It’s 400°C and your fire curtain motor is still working…
“BS 8524 is such a comprehensive standard and has all these extra tests…”
One is the hot motor test.
BS 8524-1 requires fire curtains to conduct a hot motor test, where the motor must operate 12 times over 30 minutes with the furnace temperature at 400°C ± 20°C.
Are the extra tests in BS 8524 a good thing? We aren’t the first to raise this. Conor Logan, Technical Manager of Colt UK, wrote of his concerns back in January 20161
Hot water burns us at around 70°C.
It scalds us at 100°C.
The emergency services would not open a fire curtain with the temperature at even half of 400°C as it would exceed the limits to which firefighters are trained; see “Characterizing a Firefighter’s Immediate Thermal Environment in Live-Fire Training Scenarios” which states “severe training conditions generally [exposed firefighters to] temperatures between 150°C and 200°C”2
A fire curtain should never be operable if there are temperatures of 400°C on one side, as this would pose a severe-to-fatal risk to the operator and could allow the fire to pass beyond the designated compartmentation barrier and thus endanger the whole building.
It could be argued that the hot motor test is for applications where the motor is high above the operator, for example in a ceiling void. In this situation, if there were a fire in the void and not lower down, and if you wanted to operate the fire curtain, you have a rare combination where a hot motor use may be applicable.
But what is the incidence rate of this combination, and who is going to stop the curtain from opening above the safe temperature limit so as to prevent the fire from spreading? If it is 400°C up where the motor is, and 20°C down where the operator is, it stands to reason there is a temperature gradient in-between.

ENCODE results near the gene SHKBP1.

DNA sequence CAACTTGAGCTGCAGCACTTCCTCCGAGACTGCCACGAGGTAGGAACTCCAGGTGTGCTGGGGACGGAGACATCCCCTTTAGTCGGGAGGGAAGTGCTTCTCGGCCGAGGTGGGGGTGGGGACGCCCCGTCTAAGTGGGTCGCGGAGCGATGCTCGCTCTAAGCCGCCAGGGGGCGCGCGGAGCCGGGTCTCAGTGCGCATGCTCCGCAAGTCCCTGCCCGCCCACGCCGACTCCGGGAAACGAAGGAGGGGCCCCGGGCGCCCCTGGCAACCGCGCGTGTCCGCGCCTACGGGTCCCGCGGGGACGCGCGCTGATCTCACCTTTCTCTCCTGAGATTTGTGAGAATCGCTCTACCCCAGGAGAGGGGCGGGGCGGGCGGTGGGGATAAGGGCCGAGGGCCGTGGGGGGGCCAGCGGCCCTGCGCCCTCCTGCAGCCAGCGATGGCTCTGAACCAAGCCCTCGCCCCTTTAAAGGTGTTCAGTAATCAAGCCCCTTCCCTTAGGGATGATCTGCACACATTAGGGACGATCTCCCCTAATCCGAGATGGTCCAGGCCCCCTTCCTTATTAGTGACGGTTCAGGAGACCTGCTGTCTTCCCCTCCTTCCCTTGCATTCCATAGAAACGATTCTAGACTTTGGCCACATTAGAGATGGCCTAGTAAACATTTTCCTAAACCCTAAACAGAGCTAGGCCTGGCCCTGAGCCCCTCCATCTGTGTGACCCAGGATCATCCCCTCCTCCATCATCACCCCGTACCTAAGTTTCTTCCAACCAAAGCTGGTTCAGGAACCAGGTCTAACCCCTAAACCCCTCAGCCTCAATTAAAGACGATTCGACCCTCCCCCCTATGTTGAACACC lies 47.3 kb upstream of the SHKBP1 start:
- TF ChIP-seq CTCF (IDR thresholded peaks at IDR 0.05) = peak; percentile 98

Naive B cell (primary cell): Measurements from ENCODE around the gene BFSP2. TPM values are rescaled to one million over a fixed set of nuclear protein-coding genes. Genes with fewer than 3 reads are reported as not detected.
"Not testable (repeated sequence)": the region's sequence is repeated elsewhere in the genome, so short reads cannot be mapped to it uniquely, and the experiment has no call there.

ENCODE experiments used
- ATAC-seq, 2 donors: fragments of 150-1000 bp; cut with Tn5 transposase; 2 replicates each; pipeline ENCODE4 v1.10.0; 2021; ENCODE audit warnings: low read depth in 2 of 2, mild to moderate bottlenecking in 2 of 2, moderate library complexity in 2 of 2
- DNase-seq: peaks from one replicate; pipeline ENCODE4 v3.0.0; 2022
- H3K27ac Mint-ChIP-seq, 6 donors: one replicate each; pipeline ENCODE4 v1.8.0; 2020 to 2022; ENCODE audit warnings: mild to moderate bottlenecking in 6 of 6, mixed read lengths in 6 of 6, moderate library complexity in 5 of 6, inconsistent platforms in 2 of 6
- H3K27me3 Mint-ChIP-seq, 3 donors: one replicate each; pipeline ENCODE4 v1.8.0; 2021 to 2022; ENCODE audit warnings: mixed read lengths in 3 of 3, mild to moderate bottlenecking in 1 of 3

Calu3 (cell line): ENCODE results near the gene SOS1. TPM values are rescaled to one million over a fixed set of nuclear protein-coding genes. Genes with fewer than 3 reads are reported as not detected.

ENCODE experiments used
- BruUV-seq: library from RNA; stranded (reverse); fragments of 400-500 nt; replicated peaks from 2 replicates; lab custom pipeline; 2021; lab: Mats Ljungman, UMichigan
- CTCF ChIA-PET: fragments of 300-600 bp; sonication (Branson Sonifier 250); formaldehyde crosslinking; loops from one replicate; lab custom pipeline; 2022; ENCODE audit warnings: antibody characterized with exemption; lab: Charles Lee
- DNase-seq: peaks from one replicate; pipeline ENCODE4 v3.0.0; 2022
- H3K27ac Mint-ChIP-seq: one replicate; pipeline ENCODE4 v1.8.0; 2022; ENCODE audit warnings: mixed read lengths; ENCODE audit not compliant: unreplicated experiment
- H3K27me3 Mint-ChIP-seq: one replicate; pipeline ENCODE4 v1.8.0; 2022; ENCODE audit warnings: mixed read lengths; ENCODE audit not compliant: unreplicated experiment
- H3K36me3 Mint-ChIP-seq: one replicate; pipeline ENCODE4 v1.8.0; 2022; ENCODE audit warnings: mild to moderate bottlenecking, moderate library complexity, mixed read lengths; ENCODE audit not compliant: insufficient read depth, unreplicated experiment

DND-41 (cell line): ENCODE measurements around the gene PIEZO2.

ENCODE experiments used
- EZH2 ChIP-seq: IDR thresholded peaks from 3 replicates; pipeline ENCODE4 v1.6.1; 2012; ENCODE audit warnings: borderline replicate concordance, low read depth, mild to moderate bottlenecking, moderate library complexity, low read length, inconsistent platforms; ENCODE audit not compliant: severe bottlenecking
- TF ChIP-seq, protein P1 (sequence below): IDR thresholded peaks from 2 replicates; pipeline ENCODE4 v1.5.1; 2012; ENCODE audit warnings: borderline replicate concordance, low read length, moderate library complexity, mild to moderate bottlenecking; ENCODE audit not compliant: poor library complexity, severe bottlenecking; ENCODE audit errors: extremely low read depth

What is the safe amount to open the curtain to? Who is going to know this, let alone do it when escaping from a fire?
To justify this test being of potential value, data is required to show how often this combination occurs, and a control measure is required including easy-to-use instructions by the user in a fire situation, so they don’t open the fire curtain too far and thus endanger the building further. A failsafe back up to stop the fire from spreading is also required in the event of user error. Otherwise, this is a dangerous capability, and the motors should be designed so they do not work at elevated temperatures, the exact opposite of what the British Standard calls for.
The capability for an untrained person to operate the motor at 400° in the vast majority of circumstances is dangerous. Whilst this test may have the best of intentions, on the balance of risk that it poses in its current format versus any benefit it may provide in very rare circumstances, it should be removed.
Note. Even if this test were a good thing and if it could have benefits somewhere, the expansion of the bottom bar at 400°C is untested and it is very questionable whether the motor would be capable of moving the curtain if the bottom bar had expanded and jammed in the guides.
The above is an extract from the Adexon white paper, A technical comparison of BS EN 16034 and BS 85243.
Commercial interest should have no influence on safety standards.
1 Logan, C. (no date) Have testing regimes in standards got out of touch with reality?, Colt Blog. Available at: https://blog.coltinfo.co.uk/have-testing-regimes-in-standards-got-out-of-touch-with-reality .
2 Willi, J.M., Horn, G.P. and Madrzykowski, D. (2016) Characterizing a firefighter’s immediate thermal environment in live-fire training scenarios – fire technology, SpringerLink. Available at: https://link.springer.com/article/10.1007/s10694-015-0555-1 .
3 Adexon Team (2023) A technical comparison of BS EN 16034 and BS 8524.